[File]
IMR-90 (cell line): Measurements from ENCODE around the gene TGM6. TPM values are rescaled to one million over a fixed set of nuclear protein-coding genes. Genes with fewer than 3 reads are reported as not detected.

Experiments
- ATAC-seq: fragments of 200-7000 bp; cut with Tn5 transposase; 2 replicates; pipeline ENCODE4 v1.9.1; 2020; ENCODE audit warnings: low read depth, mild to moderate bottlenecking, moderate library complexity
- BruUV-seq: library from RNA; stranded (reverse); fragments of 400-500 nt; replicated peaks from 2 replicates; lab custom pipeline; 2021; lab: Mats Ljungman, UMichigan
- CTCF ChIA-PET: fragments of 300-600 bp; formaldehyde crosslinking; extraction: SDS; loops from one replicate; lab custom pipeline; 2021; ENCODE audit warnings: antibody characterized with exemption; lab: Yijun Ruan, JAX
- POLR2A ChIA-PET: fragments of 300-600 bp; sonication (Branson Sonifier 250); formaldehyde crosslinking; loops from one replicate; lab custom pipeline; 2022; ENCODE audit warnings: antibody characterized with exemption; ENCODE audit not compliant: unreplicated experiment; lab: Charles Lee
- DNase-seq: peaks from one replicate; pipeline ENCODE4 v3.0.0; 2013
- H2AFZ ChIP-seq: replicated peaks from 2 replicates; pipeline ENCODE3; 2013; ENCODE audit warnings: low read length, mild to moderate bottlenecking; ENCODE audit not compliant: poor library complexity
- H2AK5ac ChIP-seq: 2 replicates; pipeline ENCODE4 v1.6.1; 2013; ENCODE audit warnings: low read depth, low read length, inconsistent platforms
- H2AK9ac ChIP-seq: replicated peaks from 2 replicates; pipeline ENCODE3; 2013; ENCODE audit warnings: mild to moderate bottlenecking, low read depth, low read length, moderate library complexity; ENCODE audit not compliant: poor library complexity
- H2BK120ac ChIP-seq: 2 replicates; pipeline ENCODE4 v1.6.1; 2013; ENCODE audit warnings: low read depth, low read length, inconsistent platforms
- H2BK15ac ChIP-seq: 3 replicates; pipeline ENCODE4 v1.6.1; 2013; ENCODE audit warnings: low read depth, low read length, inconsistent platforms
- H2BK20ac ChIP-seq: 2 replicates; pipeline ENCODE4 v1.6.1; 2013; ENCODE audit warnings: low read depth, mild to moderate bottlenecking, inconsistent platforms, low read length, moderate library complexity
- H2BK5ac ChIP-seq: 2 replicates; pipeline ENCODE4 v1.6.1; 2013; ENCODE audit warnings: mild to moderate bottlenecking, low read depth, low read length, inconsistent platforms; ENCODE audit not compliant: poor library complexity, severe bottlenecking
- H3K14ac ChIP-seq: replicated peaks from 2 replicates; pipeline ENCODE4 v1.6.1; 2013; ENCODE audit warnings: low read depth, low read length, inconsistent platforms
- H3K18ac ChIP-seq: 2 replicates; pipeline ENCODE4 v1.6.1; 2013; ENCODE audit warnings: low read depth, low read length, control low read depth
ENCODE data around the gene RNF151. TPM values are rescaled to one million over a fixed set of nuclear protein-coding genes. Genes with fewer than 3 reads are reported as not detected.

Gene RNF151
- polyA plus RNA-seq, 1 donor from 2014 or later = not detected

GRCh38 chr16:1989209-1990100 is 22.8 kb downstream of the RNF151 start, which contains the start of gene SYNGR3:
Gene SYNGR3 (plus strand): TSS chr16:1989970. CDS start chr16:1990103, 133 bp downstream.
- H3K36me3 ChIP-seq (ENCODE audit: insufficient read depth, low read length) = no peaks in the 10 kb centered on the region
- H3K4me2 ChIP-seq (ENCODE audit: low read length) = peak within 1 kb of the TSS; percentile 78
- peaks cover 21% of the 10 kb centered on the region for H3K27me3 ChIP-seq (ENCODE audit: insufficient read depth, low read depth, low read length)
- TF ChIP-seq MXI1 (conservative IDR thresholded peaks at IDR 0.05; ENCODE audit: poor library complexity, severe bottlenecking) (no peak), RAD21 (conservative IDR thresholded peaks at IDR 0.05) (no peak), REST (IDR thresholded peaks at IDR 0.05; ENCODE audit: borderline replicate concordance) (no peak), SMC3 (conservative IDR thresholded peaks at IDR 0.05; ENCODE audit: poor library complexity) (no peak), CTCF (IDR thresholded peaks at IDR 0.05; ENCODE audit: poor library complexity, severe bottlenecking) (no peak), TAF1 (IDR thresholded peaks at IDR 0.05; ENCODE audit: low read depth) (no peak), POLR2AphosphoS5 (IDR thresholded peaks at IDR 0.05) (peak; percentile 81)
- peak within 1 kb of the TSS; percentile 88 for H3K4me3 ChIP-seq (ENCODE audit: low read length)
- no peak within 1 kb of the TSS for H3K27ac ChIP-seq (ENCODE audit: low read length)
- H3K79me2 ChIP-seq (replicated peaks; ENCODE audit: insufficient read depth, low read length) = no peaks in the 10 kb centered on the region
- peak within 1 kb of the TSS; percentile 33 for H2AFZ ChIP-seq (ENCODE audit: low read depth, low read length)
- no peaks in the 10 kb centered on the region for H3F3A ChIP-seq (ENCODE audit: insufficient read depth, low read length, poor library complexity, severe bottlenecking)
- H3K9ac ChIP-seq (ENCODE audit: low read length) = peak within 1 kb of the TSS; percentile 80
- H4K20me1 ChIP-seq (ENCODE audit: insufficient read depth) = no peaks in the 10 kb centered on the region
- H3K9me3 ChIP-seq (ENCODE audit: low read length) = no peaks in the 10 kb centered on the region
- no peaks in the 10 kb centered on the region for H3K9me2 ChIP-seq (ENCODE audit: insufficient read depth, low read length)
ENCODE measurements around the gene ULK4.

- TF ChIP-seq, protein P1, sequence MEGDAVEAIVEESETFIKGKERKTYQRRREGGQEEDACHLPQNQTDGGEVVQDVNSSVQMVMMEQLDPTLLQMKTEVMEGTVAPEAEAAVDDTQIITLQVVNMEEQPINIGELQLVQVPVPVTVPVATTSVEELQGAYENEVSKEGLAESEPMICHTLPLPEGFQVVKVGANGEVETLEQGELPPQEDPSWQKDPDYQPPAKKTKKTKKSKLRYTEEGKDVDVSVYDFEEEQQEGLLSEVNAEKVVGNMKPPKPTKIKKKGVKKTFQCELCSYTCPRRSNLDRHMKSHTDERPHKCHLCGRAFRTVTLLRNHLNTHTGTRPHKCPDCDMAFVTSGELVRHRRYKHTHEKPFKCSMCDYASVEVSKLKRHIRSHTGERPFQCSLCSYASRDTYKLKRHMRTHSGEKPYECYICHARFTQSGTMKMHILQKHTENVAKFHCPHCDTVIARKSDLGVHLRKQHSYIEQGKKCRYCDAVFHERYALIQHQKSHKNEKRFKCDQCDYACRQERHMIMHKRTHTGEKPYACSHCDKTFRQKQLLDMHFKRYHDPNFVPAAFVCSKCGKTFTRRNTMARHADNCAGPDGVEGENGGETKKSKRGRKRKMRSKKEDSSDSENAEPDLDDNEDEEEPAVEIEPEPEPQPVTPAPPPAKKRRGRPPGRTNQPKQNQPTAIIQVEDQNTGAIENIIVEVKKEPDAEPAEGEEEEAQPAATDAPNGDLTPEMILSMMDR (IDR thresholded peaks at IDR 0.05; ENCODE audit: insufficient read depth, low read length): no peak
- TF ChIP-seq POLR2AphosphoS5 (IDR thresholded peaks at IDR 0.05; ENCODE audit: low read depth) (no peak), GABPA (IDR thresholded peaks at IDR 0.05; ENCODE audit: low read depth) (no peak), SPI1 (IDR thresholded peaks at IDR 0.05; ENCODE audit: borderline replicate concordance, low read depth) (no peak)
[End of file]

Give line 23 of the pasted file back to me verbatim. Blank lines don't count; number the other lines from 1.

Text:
- H3K4me2 ChIP-seq (ENCODE audit: low read length) = peak within 1 kb of the TSS; percentile 78